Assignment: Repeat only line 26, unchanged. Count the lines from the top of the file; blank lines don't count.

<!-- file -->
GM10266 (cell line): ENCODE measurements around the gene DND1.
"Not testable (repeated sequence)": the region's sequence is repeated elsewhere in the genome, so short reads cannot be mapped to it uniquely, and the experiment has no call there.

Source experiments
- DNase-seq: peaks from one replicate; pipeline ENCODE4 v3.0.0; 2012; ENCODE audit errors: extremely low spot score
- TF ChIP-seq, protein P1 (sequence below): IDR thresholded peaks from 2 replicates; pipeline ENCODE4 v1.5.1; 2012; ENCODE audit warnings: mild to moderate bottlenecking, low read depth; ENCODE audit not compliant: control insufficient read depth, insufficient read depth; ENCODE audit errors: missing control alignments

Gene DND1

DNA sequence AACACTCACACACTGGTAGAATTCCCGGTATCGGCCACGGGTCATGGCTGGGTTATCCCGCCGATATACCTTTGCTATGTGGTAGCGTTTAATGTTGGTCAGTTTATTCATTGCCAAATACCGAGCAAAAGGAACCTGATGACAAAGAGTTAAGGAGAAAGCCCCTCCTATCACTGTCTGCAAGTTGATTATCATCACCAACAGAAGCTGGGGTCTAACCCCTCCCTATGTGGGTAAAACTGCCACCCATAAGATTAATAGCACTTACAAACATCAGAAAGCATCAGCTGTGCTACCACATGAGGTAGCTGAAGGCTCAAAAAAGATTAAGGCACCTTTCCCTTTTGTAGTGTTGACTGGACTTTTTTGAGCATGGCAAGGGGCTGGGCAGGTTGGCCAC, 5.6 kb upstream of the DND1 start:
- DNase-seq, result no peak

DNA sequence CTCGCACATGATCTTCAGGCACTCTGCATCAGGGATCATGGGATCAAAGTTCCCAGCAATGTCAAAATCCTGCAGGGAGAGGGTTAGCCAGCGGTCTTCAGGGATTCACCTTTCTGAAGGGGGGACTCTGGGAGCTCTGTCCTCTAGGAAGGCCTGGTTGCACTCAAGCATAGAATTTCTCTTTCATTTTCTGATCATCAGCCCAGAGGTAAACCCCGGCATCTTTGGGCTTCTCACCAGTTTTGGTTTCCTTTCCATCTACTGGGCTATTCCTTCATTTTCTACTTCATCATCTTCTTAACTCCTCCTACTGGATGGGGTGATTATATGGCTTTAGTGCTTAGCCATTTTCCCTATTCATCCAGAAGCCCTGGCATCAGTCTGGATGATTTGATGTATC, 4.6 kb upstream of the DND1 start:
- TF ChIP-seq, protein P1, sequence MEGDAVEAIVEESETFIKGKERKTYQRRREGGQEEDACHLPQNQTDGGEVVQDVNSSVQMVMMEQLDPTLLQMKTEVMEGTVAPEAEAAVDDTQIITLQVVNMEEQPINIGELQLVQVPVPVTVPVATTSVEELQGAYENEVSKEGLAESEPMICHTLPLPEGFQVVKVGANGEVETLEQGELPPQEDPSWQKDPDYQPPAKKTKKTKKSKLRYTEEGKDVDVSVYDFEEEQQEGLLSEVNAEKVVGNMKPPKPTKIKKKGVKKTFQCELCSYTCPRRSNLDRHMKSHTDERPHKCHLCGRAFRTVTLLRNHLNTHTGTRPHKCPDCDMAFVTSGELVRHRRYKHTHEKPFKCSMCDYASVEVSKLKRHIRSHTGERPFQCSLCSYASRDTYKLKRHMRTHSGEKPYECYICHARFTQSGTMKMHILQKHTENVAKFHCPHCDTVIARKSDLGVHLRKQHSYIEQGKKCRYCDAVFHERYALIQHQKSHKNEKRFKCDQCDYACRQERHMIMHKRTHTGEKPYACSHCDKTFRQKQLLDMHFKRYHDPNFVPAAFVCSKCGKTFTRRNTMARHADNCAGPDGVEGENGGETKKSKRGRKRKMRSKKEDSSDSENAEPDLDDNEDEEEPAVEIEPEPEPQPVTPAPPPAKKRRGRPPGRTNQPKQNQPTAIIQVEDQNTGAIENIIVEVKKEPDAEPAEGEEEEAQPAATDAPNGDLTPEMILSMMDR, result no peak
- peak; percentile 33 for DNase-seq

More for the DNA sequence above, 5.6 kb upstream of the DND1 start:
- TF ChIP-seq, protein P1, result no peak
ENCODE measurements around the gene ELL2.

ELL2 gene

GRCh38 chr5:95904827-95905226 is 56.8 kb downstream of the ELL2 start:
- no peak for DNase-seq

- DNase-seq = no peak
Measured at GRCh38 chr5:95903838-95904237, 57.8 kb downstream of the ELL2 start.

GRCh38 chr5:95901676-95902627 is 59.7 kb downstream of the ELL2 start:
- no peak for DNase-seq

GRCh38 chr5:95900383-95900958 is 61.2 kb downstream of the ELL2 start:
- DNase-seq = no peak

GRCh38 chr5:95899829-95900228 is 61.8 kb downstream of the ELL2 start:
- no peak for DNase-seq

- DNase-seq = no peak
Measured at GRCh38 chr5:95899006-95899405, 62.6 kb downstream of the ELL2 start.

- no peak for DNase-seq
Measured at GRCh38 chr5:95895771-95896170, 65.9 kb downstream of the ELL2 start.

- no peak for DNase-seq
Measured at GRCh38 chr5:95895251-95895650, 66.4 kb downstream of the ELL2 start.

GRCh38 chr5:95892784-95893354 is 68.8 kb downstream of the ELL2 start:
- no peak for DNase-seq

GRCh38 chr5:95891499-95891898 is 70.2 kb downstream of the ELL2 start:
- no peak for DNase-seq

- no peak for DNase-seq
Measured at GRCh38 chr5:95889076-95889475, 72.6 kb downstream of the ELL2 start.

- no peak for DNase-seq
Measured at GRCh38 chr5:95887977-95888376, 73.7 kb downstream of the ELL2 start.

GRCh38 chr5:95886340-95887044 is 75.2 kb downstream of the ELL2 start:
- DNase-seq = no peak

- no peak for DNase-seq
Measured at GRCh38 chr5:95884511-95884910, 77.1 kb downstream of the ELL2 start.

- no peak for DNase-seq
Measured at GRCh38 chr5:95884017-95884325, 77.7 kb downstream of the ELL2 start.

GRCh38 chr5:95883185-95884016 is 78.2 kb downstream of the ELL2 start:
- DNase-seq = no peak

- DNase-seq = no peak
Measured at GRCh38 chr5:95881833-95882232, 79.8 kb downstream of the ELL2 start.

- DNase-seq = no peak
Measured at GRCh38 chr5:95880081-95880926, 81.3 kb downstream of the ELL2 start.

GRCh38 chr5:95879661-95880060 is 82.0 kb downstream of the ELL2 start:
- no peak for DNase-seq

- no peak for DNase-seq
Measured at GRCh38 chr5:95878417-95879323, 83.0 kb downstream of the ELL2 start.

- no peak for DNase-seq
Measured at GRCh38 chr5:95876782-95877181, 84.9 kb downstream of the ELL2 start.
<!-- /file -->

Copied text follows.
- DNase-seq = no peak